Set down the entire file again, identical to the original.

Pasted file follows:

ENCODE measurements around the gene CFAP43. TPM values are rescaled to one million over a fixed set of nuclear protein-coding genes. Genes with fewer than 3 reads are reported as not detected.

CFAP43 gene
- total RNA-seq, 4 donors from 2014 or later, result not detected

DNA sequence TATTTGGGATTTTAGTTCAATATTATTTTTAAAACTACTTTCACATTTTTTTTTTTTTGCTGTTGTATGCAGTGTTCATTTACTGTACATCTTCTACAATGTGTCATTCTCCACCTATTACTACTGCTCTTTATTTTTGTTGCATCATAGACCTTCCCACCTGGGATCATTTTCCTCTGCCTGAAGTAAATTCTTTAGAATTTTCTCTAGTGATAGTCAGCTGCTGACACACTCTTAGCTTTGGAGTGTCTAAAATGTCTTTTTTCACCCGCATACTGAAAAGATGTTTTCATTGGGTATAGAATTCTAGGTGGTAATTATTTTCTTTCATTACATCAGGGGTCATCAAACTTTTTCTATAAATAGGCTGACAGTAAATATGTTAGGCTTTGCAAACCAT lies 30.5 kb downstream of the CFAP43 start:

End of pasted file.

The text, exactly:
ENCODE measurements around the gene CFAP43. TPM values are rescaled to one million over a fixed set of nuclear protein-coding genes. Genes with fewer than 3 reads are reported as not detected.

CFAP43 gene
- total RNA-seq, 4 donors from 2014 or later, result not detected

DNA sequence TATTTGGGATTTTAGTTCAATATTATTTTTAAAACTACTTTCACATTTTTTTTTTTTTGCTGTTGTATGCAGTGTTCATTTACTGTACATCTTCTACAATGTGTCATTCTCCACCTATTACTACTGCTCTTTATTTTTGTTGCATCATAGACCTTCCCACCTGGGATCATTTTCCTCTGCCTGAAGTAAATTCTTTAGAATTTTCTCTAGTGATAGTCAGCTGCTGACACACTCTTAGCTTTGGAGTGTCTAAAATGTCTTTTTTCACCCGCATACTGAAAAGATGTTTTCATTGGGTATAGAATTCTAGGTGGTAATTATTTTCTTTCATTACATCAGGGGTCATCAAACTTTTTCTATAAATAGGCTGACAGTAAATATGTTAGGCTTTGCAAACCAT lies 30.5 kb downstream of the CFAP43 start: